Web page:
The gift of isolation

To be utterly alone in a place where you have no family, friends, loved ones, where most people speak an alien language is a humbling, disorientating, painful and isolating experience.

Bukowski wrote that ‘Isolation is the gift’, and it is a ‘gift’, a painfully necessary ‘gift’, which few people in life ever get to truly experience. One which allows one to see the ego, its needs, boredom, self-absorption in full glare. Its need for company, for distraction, for love; how much we are attached to and depend on others. The only other experiences I have had that come as close are heartbreak, grief and having a child for the first time. When such experiences arise we want to run away from them, hide, distract ourselves with comforting, familiar faces, food, self-gratifying pleasures all the while ignoring the ‘gift’ of seeing oneself clearly in all its fearful, fragile, child-like dependence.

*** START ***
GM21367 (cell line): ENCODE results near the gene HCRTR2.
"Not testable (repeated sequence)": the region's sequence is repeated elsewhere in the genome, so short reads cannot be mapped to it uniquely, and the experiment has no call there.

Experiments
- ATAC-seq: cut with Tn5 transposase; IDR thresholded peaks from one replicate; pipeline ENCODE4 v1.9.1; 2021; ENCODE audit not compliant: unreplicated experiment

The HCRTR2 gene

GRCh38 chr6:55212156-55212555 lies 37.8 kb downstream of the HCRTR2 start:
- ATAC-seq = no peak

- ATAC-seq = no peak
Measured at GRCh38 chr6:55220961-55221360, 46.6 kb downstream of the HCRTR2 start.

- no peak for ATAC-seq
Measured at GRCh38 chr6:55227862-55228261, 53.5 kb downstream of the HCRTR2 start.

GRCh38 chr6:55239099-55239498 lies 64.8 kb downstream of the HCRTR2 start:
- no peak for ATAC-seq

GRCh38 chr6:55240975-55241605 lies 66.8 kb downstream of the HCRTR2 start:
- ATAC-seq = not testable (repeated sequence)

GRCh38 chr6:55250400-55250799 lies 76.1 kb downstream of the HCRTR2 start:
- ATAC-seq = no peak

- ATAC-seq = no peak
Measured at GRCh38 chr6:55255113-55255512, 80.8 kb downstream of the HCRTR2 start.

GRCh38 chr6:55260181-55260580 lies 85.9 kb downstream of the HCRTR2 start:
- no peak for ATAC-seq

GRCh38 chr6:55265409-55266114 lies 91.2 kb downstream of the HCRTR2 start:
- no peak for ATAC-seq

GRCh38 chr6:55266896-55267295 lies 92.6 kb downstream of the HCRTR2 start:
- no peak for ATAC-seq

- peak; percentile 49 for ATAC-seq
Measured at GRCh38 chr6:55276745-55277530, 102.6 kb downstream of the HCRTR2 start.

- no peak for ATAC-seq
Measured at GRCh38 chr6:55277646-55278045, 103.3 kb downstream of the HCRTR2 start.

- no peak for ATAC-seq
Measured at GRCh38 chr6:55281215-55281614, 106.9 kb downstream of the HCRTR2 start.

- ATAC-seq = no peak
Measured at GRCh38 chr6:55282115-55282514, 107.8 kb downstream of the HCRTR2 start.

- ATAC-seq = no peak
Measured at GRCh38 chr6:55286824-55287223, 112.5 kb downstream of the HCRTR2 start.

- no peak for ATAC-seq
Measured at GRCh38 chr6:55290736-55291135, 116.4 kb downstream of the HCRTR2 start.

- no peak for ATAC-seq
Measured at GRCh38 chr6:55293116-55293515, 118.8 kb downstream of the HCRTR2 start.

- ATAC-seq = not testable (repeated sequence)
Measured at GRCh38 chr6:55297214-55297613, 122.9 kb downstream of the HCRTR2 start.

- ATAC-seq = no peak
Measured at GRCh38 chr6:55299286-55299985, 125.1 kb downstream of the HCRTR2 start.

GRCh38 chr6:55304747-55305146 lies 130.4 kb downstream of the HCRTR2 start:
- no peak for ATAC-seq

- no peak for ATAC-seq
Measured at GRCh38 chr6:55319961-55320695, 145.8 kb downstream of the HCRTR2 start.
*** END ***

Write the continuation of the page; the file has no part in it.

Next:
We have to learn to find peace and contentment in boredom, isolation, loneliness, grief and dissatisfaction. Generally, people are encouraged to deny, hide or avert such emotions though. We live in what I call a cult of ‘happiness’ culture at the moment – mainly fed by greed and consumerism. This creates even more feelings of dislocation and isolation. A genuine sense of peace, contentment and meaning, is not the same as feeling ‘happy’.


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